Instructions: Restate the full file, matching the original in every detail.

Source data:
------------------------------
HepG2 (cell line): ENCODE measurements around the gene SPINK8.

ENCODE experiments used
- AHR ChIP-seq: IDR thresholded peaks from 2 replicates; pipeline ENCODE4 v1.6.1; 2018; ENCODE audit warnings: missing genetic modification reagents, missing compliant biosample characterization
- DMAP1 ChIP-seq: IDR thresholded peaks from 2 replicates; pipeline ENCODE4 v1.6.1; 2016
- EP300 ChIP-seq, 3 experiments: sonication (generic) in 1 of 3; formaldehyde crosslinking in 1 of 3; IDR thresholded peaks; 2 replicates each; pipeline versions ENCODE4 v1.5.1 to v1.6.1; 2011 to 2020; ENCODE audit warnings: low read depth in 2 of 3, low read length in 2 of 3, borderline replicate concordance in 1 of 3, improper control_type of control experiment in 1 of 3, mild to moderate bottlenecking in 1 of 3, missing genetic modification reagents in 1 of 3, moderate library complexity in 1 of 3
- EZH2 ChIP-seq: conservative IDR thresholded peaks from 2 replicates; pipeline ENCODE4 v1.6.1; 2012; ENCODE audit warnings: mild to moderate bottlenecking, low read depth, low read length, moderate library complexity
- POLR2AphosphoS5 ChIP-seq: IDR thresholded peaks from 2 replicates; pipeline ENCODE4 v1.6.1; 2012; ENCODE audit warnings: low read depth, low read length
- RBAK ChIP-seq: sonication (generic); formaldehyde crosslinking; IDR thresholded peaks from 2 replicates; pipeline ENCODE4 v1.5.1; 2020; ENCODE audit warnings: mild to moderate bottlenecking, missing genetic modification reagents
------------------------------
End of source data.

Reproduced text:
HepG2 (cell line): ENCODE measurements around the gene SPINK8.

ENCODE experiments used
- AHR ChIP-seq: IDR thresholded peaks from 2 replicates; pipeline ENCODE4 v1.6.1; 2018; ENCODE audit warnings: missing genetic modification reagents, missing compliant biosample characterization
- DMAP1 ChIP-seq: IDR thresholded peaks from 2 replicates; pipeline ENCODE4 v1.6.1; 2016
- EP300 ChIP-seq, 3 experiments: sonication (generic) in 1 of 3; formaldehyde crosslinking in 1 of 3; IDR thresholded peaks; 2 replicates each; pipeline versions ENCODE4 v1.5.1 to v1.6.1; 2011 to 2020; ENCODE audit warnings: low read depth in 2 of 3, low read length in 2 of 3, borderline replicate concordance in 1 of 3, improper control_type of control experiment in 1 of 3, mild to moderate bottlenecking in 1 of 3, missing genetic modification reagents in 1 of 3, moderate library complexity in 1 of 3
- EZH2 ChIP-seq: conservative IDR thresholded peaks from 2 replicates; pipeline ENCODE4 v1.6.1; 2012; ENCODE audit warnings: mild to moderate bottlenecking, low read depth, low read length, moderate library complexity
- POLR2AphosphoS5 ChIP-seq: IDR thresholded peaks from 2 replicates; pipeline ENCODE4 v1.6.1; 2012; ENCODE audit warnings: low read depth, low read length
- RBAK ChIP-seq: sonication (generic); formaldehyde crosslinking; IDR thresholded peaks from 2 replicates; pipeline ENCODE4 v1.5.1; 2020; ENCODE audit warnings: mild to moderate bottlenecking, missing genetic modification reagents